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Can someone please specify the correct usage of the word "substitute" (verb)?

For example, "You can substitute X for Y."?

Dictionary definitions that I have seen do not make it obvious, and I think I've heard its use in casual conversation both ways. I'm pretty sure that correct usage in the above example has the following sense: "You can use X instead of Y.", but can anyone provide a authoritative source that is explicit about this?


You are correct, "to substitute X for Y" means that X is the new, Y is the old. A synonym would be "to replace Y with X". The phrase "substitute X for Y" cannot have the opposite meaning, and I think the principle factor is the word "for". If you understand computer logic, you could rephrase it this way, where "for" = "if exists": if exists Y, substitute X. The preposition "for" does not admit the inverse sense, unlike Spanish and other Romance languages. —Stephen 06:49, 7 June 2006 (UTC)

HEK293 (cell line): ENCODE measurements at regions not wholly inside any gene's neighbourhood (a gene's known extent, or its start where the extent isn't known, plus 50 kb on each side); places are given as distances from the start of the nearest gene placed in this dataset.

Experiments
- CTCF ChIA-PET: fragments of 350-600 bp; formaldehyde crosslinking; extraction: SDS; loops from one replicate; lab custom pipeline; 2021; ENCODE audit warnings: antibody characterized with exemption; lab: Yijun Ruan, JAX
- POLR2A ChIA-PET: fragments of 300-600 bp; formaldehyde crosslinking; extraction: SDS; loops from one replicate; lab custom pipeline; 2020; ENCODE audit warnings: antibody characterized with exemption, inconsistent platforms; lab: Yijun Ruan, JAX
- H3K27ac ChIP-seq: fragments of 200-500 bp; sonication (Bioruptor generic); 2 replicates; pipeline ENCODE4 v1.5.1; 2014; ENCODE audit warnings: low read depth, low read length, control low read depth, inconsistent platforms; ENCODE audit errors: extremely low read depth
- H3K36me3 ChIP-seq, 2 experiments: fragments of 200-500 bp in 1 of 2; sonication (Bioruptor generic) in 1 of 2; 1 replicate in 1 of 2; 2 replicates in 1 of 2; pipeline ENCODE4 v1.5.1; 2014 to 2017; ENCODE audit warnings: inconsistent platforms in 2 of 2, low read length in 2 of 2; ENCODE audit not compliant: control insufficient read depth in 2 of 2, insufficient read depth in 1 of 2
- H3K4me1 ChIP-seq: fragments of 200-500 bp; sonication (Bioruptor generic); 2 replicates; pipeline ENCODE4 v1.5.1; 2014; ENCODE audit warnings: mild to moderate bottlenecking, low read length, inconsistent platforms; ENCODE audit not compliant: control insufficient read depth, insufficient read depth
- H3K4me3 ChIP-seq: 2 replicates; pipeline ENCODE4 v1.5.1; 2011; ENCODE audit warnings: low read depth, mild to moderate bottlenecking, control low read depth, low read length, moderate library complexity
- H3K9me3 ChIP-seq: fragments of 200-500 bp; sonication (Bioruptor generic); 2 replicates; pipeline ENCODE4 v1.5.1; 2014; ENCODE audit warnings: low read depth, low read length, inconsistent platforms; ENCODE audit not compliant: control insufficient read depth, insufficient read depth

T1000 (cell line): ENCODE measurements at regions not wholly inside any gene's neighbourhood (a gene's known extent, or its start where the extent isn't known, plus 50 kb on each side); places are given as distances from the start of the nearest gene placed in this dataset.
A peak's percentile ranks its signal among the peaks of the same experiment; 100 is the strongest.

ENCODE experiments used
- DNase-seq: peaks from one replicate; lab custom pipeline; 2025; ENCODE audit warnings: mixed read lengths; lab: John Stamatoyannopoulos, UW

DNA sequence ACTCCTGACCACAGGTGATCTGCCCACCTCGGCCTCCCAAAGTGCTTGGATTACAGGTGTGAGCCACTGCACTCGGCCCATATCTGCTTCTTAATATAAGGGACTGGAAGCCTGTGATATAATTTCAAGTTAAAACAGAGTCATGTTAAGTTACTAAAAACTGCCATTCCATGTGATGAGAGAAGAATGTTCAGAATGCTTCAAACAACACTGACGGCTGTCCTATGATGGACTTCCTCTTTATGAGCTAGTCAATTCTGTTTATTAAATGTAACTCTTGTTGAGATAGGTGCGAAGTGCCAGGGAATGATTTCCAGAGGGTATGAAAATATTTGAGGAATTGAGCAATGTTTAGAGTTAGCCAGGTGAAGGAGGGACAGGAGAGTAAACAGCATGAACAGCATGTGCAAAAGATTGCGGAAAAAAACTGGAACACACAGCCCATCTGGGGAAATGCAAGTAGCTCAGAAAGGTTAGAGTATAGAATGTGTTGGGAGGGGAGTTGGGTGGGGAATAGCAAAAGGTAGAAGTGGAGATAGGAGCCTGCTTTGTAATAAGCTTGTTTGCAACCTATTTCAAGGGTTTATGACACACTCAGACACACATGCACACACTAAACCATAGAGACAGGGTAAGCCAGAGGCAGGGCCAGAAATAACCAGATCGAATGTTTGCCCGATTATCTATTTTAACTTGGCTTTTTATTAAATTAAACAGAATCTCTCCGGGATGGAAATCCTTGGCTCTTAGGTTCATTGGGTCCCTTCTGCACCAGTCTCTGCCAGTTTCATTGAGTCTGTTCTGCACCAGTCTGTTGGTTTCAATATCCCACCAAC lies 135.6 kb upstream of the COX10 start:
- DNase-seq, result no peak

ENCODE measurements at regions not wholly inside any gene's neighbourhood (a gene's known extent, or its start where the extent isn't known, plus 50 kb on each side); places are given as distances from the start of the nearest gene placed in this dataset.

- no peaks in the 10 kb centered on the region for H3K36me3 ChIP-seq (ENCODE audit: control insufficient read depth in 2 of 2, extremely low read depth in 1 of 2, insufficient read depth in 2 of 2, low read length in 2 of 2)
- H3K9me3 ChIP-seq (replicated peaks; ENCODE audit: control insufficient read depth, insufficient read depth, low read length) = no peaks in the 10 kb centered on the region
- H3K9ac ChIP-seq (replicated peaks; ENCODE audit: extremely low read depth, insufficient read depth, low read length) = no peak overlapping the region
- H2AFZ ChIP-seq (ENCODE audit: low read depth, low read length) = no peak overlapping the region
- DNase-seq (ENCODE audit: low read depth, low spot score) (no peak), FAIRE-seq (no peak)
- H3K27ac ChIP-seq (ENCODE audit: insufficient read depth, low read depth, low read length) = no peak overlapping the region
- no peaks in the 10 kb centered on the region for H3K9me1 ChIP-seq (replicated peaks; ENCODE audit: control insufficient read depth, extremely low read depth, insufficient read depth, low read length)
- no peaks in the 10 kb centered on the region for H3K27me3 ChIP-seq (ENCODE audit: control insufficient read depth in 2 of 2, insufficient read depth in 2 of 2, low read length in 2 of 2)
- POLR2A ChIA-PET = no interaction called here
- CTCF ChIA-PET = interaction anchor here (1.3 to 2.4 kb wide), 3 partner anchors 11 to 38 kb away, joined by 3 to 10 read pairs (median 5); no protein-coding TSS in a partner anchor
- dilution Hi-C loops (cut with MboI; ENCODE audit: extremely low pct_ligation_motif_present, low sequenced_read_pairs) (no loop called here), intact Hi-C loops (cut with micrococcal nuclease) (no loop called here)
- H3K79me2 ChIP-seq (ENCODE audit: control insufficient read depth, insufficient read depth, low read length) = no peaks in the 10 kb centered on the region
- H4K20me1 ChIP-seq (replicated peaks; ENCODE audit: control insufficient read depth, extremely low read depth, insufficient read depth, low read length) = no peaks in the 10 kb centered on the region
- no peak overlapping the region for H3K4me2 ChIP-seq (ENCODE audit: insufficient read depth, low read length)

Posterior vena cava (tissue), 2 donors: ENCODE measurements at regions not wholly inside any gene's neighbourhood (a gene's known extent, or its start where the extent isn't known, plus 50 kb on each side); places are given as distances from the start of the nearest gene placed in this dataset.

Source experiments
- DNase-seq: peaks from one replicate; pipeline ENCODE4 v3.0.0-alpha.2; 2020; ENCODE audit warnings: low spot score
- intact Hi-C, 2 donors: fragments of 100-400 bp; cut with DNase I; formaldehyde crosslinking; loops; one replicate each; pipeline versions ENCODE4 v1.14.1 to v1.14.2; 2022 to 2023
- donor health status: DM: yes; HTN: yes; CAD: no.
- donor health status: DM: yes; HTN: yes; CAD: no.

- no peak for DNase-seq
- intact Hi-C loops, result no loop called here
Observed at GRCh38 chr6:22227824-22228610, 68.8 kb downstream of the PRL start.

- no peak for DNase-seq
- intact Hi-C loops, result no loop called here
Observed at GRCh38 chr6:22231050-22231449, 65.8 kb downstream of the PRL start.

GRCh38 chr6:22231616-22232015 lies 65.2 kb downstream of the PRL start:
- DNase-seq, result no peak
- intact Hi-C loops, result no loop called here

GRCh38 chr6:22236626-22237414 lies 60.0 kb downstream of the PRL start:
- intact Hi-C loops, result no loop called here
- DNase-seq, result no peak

Unfortunately, both meanings are used: "substitute Y with X". When "with X" is omitted the result is ambiguous, and the possible effects can be horrendous to contemplate. I've added a cautionary note. --Thnidu (talk) 23:50, 10 December 2014 (UTC)